The question in the minds of everyone seems to be, what happened and how did a simple procession turn into one of the most significant events in our democracy? How did protest against police brutality end up giving birth to other protests? The protesters claimed that they had no real leaders as a strategy for avoiding compromises or arrests and disruption of the protest by the government and its agencies. The government has been accused of sponsoring their own hoodlums to cause chaos and frustrate the protests. The hoodlums first threatened and later invaded the processions, leading to violent disruption of the otherwise peaceful processions. In northern Nigeria, politicians, using blackmail, sowed the seeds of confusion among their own youths by presenting the protests as being sponsored attempts to overthrow a Northern, Muslim president. The strategy worked and except for some insignificant attempts in Kano and Kaduna, the northern youths stayed away.
Even in the most settled democracies, it is not uncommon for demonstrations or protests to turn ugly. A combination of factors often accounts for this. For example, the political climate often determines whether otherwise peaceful protests can succeed or turn violent. A lot depends on the maturity and discipline of the key political actors, from the police to the leaders of the movement. A lot also depends on the experience of all sides, with protests.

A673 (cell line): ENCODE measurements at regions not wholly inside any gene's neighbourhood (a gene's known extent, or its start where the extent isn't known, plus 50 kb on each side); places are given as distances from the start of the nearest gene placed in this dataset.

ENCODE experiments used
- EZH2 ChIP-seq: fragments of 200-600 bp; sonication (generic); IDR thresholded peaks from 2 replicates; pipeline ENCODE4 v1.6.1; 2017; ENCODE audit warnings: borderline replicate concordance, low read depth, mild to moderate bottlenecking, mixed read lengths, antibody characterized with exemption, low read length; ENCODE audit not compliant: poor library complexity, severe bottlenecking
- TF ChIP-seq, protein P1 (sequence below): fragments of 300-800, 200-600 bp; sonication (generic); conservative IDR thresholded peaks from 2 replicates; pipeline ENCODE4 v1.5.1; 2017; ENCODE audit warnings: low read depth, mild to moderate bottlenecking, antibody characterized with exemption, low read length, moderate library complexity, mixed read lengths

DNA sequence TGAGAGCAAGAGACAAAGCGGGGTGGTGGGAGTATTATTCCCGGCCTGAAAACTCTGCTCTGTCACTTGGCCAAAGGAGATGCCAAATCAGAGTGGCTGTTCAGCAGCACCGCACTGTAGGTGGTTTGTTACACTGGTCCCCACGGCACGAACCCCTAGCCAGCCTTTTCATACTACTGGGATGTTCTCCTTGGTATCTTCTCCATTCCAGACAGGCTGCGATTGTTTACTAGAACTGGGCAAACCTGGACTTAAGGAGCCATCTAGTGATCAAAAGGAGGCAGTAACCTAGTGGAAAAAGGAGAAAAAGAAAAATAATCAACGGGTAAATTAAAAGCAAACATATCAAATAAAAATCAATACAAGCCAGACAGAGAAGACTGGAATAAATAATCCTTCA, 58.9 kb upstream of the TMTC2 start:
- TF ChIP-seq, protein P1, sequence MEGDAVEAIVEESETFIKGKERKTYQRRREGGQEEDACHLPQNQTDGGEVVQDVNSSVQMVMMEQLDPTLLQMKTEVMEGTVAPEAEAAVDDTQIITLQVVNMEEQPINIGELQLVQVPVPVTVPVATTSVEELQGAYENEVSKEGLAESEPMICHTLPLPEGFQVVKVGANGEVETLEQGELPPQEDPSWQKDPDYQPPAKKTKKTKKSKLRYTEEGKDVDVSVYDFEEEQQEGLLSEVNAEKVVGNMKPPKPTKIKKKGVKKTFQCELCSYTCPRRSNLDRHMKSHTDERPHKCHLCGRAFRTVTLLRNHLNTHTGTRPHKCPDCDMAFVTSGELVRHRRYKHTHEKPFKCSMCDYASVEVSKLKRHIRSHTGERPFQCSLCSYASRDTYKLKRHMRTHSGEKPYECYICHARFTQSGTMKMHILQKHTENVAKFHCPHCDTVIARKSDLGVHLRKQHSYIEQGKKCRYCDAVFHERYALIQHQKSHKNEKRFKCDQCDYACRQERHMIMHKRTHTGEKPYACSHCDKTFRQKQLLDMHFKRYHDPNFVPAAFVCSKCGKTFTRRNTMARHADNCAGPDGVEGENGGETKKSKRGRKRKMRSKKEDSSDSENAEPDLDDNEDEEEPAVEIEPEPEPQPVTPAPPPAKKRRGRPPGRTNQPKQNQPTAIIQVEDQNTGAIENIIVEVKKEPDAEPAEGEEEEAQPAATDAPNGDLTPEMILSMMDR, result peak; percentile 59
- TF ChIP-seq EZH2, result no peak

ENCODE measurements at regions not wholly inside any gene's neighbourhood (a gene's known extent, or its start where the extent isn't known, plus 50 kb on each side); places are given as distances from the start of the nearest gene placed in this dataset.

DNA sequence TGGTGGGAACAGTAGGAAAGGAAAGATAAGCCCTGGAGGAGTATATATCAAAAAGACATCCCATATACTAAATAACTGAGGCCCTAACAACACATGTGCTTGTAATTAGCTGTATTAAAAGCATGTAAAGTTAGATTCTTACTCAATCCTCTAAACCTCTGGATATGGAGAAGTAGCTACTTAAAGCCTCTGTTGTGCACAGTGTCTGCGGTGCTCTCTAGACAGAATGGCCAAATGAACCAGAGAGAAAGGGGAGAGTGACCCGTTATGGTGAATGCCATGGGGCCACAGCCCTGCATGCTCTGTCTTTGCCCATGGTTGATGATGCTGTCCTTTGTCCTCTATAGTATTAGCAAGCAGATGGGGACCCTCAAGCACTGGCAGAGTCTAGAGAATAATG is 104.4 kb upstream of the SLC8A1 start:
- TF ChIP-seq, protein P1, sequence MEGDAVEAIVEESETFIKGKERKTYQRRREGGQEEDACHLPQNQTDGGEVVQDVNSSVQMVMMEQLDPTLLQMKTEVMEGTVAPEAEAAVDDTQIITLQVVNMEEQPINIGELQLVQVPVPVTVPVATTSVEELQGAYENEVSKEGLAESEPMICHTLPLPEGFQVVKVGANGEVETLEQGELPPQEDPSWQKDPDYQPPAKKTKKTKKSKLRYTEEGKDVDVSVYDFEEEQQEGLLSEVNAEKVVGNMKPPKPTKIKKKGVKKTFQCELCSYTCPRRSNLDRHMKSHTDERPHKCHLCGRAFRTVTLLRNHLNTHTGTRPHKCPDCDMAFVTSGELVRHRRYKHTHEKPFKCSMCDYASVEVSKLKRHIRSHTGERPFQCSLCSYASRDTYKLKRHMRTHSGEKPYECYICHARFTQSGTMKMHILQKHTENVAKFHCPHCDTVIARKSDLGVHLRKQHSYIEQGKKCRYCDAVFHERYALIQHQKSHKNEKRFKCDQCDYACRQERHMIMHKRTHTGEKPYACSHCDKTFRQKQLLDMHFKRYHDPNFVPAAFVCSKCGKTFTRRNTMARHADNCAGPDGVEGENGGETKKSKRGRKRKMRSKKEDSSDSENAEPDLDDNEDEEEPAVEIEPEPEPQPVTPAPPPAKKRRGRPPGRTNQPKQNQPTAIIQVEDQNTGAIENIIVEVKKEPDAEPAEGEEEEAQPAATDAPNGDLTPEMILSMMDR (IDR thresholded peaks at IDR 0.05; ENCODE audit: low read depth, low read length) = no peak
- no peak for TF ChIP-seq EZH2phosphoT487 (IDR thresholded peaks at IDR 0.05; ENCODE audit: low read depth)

Depending on the legitimacy of the government in power, the timing of the protests (is the regime weak? are elections close by? what are the socio-economic conditions? etc.), is also important. In an environment of mass discontent generated by either social conditions or unresolved issues of political exclusion, these protests could become combustible platforms for airing a complex web of other issues.
In our situation in Nigeria, a prolonged period of military rule stretching through 30 years has left in its trail a militarized environment where violence has become embedded in the polity. Even as we write, the military presence in government is not lost. Currently, the president, the national security adviser, the minister of defense are all retired generals. A long culture of coups, the attendant execution of soldiers allegedly involved in failed military coups, and further execution of citizens on allegations of armed robbery have made life quite cheap in Nigeria.
Over the years, the police have sought to endear themselves to ordinary citizens. In 1983, I was part of a team set up by the police authorities to address the issues of police-community relations in the federal capital, Abuja. Since then, almost every police chief has sought out the best mechanisms to improve these relations. The police force, for example, has campaigned on the theme, “The Police is your friend.” Notwithstanding, members of the police force have been the subject of ridicule in Nigeria. Nigerians joke over the belief that the average policeman or woman is a beggar because, if you meet him on a road block, he asks you, ‘Wetin you carry?’ (what is in your vehicle). If he comes to your house on a visit, he asks you, ‘Wetin you get for me?’ (what do you have for me).